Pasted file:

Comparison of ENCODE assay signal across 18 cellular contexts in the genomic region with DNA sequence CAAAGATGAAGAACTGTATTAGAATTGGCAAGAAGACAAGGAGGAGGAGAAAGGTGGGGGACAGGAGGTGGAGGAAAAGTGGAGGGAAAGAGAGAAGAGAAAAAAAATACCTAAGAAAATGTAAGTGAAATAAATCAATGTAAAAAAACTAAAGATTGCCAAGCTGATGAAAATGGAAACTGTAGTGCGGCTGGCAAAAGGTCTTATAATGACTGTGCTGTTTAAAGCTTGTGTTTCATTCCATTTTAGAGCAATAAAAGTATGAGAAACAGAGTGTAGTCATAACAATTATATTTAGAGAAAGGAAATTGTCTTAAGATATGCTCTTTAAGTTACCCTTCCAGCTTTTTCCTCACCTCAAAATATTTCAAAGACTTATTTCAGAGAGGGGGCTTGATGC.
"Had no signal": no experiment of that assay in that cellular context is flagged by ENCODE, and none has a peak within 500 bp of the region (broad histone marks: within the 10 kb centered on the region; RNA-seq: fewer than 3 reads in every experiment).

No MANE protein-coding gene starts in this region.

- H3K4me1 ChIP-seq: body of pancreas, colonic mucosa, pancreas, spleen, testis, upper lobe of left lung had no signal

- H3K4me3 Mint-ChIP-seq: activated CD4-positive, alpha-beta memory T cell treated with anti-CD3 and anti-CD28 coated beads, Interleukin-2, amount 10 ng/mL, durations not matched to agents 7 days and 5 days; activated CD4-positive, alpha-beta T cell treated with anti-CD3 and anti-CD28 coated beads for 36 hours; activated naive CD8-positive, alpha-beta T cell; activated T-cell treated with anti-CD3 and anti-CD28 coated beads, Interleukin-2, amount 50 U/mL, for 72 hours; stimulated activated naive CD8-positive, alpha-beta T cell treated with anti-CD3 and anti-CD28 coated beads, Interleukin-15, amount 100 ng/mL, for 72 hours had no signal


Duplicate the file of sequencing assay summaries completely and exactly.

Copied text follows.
Comparison of ENCODE assay signal across 18 cellular contexts in the genomic region with DNA sequence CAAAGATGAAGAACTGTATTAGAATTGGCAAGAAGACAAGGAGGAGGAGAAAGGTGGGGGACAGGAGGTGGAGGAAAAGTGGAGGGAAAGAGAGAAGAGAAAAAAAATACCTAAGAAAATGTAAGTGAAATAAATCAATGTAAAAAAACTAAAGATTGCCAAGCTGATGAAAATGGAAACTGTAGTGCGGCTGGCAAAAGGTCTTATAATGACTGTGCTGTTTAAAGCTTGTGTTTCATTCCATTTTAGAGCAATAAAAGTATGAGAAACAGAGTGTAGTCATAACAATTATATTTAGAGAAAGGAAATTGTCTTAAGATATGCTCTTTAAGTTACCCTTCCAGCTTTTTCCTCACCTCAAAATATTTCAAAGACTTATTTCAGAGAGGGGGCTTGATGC.
"Had no signal": no experiment of that assay in that cellular context is flagged by ENCODE, and none has a peak within 500 bp of the region (broad histone marks: within the 10 kb centered on the region; RNA-seq: fewer than 3 reads in every experiment).

No MANE protein-coding gene starts in this region.

- H3K4me1 ChIP-seq: body of pancreas, colonic mucosa, pancreas, spleen, testis, upper lobe of left lung had no signal

- H3K4me3 Mint-ChIP-seq: activated CD4-positive, alpha-beta memory T cell treated with anti-CD3 and anti-CD28 coated beads, Interleukin-2, amount 10 ng/mL, durations not matched to agents 7 days and 5 days; activated CD4-positive, alpha-beta T cell treated with anti-CD3 and anti-CD28 coated beads for 36 hours; activated naive CD8-positive, alpha-beta T cell; activated T-cell treated with anti-CD3 and anti-CD28 coated beads, Interleukin-2, amount 50 U/mL, for 72 hours; stimulated activated naive CD8-positive, alpha-beta T cell treated with anti-CD3 and anti-CD28 coated beads, Interleukin-15, amount 100 ng/mL, for 72 hours had no signal